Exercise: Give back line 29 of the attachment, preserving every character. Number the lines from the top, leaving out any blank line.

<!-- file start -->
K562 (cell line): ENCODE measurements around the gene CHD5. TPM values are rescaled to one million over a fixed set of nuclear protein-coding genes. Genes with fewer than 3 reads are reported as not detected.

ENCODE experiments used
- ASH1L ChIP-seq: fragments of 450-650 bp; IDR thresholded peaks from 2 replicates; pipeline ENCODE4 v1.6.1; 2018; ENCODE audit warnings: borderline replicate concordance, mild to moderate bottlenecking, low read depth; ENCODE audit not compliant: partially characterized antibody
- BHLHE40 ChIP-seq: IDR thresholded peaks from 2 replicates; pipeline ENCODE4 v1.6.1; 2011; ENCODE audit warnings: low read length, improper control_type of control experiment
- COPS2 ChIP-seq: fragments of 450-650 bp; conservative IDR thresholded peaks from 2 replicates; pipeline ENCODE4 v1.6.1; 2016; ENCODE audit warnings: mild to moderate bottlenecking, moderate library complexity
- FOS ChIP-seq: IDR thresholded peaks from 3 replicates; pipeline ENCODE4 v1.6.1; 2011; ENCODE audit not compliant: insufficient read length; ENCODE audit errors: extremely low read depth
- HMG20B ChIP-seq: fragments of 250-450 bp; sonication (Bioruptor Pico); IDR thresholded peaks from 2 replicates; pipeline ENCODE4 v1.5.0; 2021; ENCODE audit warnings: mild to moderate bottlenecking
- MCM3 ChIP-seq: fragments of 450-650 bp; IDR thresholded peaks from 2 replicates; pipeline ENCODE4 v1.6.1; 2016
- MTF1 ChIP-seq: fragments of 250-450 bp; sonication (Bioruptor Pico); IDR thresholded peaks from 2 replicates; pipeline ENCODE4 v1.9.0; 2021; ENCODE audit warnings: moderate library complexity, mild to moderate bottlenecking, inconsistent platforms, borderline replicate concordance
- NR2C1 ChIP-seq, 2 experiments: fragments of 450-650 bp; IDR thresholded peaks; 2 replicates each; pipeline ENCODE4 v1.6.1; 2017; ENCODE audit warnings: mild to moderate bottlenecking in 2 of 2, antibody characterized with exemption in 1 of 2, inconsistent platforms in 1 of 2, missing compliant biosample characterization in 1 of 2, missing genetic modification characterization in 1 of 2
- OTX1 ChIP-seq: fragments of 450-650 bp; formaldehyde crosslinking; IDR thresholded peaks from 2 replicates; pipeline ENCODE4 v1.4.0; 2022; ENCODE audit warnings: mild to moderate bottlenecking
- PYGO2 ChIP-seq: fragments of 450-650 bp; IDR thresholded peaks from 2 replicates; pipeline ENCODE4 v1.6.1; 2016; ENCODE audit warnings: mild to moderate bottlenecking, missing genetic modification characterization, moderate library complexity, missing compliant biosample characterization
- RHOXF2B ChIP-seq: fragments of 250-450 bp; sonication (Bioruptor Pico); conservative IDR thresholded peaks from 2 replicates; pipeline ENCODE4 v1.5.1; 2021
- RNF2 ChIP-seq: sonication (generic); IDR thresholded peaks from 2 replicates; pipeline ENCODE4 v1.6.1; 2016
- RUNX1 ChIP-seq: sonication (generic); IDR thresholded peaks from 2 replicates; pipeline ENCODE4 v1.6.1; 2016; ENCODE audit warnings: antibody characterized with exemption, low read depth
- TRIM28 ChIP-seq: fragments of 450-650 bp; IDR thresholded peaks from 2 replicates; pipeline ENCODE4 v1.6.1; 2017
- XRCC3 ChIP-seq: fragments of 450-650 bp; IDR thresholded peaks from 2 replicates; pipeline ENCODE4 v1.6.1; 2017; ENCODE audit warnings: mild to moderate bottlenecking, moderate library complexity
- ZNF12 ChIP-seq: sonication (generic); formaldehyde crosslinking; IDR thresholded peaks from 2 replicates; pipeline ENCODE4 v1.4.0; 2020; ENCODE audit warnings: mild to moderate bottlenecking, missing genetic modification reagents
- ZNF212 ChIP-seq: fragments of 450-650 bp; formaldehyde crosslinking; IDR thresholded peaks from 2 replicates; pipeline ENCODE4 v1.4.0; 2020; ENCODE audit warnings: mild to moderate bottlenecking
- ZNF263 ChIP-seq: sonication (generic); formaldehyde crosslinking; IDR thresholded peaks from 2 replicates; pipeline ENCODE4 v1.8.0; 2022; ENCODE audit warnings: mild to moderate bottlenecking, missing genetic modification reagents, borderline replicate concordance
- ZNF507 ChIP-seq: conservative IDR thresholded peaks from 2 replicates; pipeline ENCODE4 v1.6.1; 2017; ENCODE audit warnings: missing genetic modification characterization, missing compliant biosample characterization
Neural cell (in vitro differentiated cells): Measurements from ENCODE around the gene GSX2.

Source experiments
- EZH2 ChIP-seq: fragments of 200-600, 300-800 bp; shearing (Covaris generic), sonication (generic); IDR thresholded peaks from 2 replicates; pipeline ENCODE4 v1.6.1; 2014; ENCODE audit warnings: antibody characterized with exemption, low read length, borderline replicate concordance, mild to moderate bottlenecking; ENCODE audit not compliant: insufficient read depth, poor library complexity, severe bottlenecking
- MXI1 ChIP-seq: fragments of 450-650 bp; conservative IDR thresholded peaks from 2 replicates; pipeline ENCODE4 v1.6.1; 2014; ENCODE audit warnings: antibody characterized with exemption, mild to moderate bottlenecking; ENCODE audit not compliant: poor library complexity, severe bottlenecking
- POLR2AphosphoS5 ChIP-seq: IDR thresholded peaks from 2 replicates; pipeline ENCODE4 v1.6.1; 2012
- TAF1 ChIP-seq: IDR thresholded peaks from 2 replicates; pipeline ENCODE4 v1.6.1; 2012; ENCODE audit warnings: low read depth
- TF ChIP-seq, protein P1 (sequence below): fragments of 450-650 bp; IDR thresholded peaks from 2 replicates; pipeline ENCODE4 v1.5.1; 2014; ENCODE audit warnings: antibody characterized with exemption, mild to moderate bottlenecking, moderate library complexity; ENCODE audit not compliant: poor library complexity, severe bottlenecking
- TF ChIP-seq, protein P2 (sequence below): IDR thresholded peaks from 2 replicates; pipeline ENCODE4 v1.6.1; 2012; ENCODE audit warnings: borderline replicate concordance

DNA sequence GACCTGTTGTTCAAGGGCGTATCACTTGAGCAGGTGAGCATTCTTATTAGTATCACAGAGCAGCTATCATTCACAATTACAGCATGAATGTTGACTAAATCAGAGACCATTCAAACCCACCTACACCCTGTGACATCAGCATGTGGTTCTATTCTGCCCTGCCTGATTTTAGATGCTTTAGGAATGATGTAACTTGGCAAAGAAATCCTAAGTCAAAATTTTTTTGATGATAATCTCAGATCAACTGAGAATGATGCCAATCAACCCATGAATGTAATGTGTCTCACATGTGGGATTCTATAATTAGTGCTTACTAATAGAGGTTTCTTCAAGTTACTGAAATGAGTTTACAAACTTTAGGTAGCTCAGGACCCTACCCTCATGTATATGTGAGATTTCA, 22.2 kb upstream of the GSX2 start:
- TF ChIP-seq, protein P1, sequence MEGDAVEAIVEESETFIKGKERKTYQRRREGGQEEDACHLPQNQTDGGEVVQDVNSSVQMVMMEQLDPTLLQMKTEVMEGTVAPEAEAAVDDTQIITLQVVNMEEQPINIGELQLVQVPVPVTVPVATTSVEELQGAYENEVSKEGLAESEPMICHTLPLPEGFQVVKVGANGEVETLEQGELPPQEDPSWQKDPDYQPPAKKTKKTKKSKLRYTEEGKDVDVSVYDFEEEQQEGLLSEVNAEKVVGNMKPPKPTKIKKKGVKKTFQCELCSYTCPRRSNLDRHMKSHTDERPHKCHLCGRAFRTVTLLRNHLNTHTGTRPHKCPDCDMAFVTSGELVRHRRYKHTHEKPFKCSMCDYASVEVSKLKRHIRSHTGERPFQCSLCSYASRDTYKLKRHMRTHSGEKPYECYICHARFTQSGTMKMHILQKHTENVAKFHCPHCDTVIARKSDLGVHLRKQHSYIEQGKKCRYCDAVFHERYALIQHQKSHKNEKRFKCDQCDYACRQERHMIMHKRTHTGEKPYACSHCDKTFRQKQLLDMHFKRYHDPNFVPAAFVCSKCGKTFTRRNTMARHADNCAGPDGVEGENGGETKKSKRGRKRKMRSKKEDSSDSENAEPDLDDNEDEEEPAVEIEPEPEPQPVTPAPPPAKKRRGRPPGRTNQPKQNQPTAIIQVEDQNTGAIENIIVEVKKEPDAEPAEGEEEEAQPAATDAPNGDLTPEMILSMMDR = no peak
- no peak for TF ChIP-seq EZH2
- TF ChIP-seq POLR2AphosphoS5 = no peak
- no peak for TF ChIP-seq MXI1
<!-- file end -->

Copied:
- TF ChIP-seq, protein P2 (sequence below): IDR thresholded peaks from 2 replicates; pipeline ENCODE4 v1.6.1; 2012; ENCODE audit warnings: borderline replicate concordance